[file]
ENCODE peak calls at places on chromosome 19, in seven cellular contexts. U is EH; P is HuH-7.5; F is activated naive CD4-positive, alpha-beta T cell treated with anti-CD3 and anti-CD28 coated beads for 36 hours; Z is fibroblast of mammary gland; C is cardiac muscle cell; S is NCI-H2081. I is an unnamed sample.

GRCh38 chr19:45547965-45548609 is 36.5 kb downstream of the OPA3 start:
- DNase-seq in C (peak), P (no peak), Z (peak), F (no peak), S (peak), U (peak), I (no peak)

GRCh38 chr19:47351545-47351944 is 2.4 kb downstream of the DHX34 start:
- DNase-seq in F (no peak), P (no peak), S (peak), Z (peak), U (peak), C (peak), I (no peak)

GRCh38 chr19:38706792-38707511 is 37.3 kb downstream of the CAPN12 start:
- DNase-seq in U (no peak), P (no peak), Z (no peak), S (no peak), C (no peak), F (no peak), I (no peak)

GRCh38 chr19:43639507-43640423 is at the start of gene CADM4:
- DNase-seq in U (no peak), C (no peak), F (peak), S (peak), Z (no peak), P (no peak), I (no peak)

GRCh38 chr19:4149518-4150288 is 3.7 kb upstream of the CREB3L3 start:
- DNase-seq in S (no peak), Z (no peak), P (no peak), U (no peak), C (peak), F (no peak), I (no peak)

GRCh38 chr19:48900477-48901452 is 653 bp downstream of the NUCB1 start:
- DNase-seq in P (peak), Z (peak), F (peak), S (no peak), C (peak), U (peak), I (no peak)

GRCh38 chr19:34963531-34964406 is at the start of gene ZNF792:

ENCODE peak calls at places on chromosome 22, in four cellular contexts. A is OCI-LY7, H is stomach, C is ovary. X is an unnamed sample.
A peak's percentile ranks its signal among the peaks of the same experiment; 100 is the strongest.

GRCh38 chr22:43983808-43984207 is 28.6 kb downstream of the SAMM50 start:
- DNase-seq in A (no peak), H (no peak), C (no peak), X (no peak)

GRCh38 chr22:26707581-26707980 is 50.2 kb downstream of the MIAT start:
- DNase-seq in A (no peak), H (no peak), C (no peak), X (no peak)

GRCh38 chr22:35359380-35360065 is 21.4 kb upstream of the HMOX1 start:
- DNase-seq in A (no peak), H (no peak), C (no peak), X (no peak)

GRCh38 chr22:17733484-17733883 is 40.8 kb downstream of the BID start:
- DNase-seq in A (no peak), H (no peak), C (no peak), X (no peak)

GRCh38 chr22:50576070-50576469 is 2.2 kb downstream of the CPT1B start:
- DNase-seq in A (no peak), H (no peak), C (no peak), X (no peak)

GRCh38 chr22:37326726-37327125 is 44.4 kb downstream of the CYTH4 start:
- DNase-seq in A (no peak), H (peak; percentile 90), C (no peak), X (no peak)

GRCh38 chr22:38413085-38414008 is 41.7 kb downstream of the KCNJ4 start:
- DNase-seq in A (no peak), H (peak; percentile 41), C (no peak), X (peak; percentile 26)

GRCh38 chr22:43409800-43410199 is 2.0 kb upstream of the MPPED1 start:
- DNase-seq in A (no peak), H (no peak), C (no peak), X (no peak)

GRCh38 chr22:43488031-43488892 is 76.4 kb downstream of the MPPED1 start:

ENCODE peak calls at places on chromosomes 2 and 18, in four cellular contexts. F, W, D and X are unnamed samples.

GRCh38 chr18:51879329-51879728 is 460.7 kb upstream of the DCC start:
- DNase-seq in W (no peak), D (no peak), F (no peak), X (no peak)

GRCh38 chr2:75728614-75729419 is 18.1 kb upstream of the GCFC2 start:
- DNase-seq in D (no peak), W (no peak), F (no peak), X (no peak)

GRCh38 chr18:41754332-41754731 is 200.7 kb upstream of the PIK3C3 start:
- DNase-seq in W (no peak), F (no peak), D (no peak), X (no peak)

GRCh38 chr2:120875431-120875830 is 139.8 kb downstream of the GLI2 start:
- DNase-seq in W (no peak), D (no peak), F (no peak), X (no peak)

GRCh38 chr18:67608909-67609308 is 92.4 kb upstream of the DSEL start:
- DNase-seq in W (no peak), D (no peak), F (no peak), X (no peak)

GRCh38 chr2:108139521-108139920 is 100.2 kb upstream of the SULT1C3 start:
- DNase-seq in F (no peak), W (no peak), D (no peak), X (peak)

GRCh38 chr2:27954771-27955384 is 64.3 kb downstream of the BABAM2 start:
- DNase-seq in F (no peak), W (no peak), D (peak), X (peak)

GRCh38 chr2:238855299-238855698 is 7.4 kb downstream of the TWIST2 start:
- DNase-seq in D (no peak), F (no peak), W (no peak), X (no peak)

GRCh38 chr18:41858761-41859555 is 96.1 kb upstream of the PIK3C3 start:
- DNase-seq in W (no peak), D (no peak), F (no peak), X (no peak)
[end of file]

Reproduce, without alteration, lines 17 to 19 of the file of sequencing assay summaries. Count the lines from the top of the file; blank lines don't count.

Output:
GRCh38 chr22:43983808-43984207 is 28.6 kb downstream of the SAMM50 start:
- DNase-seq in A (no peak), H (no peak), C (no peak), X (no peak)

GRCh38 chr22:26707581-26707980 is 50.2 kb downstream of the MIAT start: